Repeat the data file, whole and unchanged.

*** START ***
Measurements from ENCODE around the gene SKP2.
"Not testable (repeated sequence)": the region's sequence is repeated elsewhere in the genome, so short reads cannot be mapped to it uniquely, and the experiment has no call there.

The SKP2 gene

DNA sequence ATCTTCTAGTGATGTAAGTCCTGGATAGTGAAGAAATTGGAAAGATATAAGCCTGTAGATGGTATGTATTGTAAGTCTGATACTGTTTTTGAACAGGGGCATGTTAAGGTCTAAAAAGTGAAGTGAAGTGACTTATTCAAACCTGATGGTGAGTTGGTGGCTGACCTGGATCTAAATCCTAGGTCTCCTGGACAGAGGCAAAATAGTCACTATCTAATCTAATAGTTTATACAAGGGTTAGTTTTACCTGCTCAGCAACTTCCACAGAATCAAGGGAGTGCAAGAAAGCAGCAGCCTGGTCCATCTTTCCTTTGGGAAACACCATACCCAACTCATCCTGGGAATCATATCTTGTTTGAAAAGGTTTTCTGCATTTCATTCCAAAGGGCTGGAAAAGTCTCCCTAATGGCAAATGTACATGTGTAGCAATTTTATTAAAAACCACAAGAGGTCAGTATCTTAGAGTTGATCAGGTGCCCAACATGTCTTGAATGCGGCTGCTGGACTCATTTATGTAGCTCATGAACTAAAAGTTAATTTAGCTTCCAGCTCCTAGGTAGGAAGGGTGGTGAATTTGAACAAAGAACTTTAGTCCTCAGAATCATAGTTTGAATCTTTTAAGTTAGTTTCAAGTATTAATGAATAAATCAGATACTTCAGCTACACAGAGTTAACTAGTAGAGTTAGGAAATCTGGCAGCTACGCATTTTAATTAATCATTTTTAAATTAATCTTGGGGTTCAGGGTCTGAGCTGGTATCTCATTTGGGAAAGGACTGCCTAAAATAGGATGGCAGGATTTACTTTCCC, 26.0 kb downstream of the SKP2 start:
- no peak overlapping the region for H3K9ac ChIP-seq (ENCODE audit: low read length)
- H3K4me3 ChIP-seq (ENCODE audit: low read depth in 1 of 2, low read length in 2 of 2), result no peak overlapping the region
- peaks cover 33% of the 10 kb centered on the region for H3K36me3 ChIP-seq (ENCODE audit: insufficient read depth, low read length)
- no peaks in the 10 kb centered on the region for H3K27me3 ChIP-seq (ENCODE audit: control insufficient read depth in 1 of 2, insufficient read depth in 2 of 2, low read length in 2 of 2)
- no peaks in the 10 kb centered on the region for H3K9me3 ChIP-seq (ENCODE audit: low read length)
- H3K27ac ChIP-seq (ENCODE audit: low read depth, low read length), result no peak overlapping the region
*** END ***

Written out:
Measurements from ENCODE around the gene SKP2.
"Not testable (repeated sequence)": the region's sequence is repeated elsewhere in the genome, so short reads cannot be mapped to it uniquely, and the experiment has no call there.

The SKP2 gene

DNA sequence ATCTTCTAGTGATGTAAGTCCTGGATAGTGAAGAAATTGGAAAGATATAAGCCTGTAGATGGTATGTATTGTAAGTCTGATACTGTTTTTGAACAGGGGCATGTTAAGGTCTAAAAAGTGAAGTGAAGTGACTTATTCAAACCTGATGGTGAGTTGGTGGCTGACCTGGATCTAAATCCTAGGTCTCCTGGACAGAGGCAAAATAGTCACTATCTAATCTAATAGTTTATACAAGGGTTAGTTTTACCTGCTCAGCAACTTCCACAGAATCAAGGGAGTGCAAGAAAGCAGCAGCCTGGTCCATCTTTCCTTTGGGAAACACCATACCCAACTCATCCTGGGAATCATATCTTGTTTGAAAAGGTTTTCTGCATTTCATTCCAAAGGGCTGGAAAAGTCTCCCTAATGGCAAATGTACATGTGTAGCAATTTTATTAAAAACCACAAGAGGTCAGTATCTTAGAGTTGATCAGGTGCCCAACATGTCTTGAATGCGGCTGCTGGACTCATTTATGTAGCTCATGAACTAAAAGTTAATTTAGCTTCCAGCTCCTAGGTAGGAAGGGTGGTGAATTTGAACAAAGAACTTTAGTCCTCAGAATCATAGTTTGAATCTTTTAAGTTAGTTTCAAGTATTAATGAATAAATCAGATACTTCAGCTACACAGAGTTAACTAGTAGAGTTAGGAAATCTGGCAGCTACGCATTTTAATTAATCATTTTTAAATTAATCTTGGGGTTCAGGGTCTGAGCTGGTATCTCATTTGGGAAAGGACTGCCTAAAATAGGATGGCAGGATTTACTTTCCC, 26.0 kb downstream of the SKP2 start:
- no peak overlapping the region for H3K9ac ChIP-seq (ENCODE audit: low read length)
- H3K4me3 ChIP-seq (ENCODE audit: low read depth in 1 of 2, low read length in 2 of 2), result no peak overlapping the region
- peaks cover 33% of the 10 kb centered on the region for H3K36me3 ChIP-seq (ENCODE audit: insufficient read depth, low read length)
- no peaks in the 10 kb centered on the region for H3K27me3 ChIP-seq (ENCODE audit: control insufficient read depth in 1 of 2, insufficient read depth in 2 of 2, low read length in 2 of 2)
- no peaks in the 10 kb centered on the region for H3K9me3 ChIP-seq (ENCODE audit: low read length)
- H3K27ac ChIP-seq (ENCODE audit: low read depth, low read length), result no peak overlapping the region